Alaska Airlines hasn't waited long to jump on the Delta-hating bandwagon. In a move to win over Delta Medallion flyers and try to steal business away from Delta, Alaska is offering exclusive incentives and extended status matches for Medallion flyers.
While Alaska Airlines usually offers status match only up to MVP Gold 75K, they are now offering up to MVP Gold 100K to Platinum and Diamond Medallion members which has never been offered before.
On top of the higher tier match, they are offering incentives to maintain status for longer with almost no strings attached. If you can show you have Delta status through 2024 you can maintain status through 2024 with minimal requirements.
Status Match Upgrades
The Credit Card Matters
In a genius move Alaska is pushing their credit card on the status match flyers in an ingenious way. For the flyers that get a status match and pickup the Alaska Airlines credit card by December 31 will have their status automatically extended all the way through 2024. If you don't hold the credit card you only hold the status for 90 days unless you complete the status match challenge.
Delta pushes their credit cards so aggressively that I find this an amazing move to steal the disgruntled SkyMiles Medallions who have claimed to be cancelling their Delta American Express credit cards and instead convert them with incentives on their credit cards.
What status and how long?
The best possible status you can achieve is Platinum and Diamond Medallions who will have status through 2024, and also hold Alaska credit cards. These medallion members get Alaska's highest status MVP Gold 100K all the way through 2024. Honorable mentions include Gold Medallions who get MVP Gold 75k for an entire year. And if you're Delta's lowest status, you can still get MVP Gold through 2024.
Alaska is being aggressive with these offers, and as a Platinum Medallion through 2024 I am tempted myself to put in for this status match offer. While I live in a firmly held Delta-hub city, I still need to make my way to Seattle a couple times a year and would benefit at least half-dozen times throughout 2024 having Delta status.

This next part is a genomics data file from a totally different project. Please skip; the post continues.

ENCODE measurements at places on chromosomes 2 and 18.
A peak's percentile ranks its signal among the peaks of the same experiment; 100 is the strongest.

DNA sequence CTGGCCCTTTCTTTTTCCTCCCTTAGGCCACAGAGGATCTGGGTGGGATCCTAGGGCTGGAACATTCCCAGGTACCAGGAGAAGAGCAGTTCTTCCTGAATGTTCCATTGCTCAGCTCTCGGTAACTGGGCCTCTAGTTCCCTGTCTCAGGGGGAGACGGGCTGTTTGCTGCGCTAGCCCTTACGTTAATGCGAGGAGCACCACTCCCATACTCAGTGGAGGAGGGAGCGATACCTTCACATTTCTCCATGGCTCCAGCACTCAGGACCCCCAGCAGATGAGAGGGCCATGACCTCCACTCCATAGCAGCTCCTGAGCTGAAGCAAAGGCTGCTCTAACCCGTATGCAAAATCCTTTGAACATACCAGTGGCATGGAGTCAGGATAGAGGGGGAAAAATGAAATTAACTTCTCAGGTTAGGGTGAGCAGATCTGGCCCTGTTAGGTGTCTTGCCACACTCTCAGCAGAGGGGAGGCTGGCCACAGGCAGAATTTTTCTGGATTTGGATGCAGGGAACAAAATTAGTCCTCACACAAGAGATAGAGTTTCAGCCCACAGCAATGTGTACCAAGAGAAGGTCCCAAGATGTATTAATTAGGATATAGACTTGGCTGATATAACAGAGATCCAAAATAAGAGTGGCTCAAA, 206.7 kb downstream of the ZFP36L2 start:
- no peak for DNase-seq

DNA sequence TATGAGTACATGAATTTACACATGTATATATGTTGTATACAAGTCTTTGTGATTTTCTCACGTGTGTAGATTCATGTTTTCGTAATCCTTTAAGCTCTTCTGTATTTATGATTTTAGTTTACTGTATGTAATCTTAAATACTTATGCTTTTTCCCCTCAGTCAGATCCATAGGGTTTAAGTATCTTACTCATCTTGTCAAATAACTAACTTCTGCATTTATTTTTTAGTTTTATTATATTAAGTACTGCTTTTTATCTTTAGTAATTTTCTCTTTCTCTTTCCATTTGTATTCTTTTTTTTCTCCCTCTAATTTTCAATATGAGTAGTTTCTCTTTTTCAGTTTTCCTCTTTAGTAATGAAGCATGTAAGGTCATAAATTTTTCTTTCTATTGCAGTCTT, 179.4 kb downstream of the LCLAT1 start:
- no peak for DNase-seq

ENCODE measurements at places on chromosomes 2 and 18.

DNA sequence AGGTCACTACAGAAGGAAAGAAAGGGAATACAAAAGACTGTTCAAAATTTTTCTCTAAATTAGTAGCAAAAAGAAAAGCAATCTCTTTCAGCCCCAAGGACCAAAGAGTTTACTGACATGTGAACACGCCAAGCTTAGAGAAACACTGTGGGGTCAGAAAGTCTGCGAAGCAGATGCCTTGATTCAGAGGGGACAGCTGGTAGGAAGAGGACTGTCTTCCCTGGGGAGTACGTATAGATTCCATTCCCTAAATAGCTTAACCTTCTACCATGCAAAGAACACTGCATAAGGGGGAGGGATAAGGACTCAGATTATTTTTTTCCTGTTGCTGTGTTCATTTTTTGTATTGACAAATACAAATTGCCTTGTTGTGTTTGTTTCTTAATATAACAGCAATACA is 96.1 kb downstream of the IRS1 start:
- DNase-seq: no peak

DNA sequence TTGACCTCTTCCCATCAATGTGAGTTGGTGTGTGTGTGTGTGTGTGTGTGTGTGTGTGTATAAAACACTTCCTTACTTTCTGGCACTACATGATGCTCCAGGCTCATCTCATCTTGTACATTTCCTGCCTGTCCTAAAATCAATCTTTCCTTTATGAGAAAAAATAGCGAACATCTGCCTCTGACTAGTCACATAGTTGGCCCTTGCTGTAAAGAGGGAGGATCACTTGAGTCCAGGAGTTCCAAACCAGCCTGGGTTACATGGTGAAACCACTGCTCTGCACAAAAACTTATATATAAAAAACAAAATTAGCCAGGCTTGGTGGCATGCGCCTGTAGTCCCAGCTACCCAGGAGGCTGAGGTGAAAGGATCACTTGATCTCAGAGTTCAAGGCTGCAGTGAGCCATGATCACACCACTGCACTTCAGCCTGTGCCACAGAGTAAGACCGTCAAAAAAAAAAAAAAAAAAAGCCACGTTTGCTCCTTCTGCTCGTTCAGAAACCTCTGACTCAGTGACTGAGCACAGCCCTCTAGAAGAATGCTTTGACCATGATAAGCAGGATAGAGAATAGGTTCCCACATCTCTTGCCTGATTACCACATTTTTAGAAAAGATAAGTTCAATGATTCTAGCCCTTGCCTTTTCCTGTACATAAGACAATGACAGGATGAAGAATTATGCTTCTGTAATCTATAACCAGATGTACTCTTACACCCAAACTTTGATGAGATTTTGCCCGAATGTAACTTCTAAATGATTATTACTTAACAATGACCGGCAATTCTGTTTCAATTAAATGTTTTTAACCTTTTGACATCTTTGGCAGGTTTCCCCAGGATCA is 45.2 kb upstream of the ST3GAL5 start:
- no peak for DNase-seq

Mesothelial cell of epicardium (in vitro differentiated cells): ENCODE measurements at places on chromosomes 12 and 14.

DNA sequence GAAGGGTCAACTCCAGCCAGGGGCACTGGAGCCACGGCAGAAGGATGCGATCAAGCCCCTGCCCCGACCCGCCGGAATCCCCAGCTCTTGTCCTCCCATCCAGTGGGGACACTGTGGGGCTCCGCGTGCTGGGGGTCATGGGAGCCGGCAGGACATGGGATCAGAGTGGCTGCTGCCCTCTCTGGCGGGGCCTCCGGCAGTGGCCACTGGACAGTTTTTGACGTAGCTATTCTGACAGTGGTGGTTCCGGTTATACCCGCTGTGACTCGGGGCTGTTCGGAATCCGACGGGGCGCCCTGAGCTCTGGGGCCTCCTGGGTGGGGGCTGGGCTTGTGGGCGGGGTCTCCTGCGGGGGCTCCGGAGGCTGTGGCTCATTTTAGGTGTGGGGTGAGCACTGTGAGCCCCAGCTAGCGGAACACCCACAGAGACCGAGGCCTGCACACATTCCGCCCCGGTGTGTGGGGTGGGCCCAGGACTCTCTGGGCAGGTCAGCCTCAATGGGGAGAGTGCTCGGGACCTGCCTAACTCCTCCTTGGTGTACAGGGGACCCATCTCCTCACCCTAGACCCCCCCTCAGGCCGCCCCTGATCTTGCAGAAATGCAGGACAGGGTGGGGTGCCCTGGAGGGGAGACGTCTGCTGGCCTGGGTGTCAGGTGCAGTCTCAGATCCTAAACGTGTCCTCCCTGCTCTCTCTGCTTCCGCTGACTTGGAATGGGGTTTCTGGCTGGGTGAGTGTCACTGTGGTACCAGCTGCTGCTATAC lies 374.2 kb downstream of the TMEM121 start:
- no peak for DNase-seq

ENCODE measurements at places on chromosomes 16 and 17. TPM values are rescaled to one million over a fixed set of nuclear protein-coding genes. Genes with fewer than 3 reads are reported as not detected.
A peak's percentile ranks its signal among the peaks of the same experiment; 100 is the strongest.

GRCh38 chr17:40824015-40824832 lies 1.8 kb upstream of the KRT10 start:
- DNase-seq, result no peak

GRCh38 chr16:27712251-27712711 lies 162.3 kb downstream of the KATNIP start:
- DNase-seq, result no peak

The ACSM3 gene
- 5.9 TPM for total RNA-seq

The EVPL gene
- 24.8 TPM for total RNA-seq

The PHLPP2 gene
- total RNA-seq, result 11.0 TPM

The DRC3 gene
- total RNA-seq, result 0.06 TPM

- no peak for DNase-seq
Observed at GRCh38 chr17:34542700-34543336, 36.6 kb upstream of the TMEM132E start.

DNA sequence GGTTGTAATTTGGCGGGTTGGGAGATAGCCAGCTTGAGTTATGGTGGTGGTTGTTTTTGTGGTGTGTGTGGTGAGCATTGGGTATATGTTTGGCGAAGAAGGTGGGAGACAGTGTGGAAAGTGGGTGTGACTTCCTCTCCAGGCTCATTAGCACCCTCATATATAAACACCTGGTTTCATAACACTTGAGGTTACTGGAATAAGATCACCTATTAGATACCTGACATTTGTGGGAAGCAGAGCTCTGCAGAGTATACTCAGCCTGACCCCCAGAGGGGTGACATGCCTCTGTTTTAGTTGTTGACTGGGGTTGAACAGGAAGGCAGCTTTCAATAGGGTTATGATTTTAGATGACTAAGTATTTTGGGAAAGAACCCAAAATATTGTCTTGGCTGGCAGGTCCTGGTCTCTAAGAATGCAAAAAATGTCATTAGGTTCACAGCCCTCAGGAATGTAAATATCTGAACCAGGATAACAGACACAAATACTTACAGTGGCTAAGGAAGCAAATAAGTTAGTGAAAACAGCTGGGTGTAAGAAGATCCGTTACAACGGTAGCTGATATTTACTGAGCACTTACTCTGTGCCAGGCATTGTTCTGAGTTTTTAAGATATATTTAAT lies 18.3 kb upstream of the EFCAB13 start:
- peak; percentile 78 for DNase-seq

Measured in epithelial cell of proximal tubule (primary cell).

Will this actually make a difference?
For the next year I think the biggest difference to be made will be Medallion flyers in the Seattle and Portland areas, these two cities are hotly contested by Delta and Alaska. While Alaska doesn't have the international network like Delta does, their domestic offerings are pretty much neck-and-neck. For international flyers this may push more business to American Airlines, with reciprocal benefit agreements between the two Oneworld carriers ex-Delta flyers will get the same upgrade benefits on those two airlines.
While the offers are juicy now, I don't think we will see the full repercussions of Delta's changes and Alaska's offers until towards the end of 2025. Over the next year we will have to pay close attention to Delta's financial outlooks and their earnings. Remember that most of these changes to Delta's loyalty program won't become effective until 2025, leaving Delta flyers with at least one more year of status before it becomes infinity more difficult to attain status. Some flyers may maintain their loyalty until their status runs out, and decide to jump ship after.
My personal plan, I will be a Platinum Medallion next year and I will enjoy all of my diluted benefits until the end of the year. After that I will be a free agent and I won't be chasing status. All that being said, over the next year I will be more of a free-agent. If there is a significantly cheaper flight on United or Alaska over next year I will probably choose that over Delta. In 2025 I will be a free agent, mostly buying tickets in the class I want to fly rather than relying on complimentary upgrades. My goals of achieving status are over, it's clear that airlines don't like mid-tier flyers like me, so it won't be my focus anymore.
I applaud Alaska Airlines on their attempt to steal Delta Medallion flyers, they are being serious about Delta's devaluations and I think their position will likely be successful to steal Delta flyers away. It's disappointing with Delta's changes and we will probably see similar offers from other airlines that compete with Delta in other markets.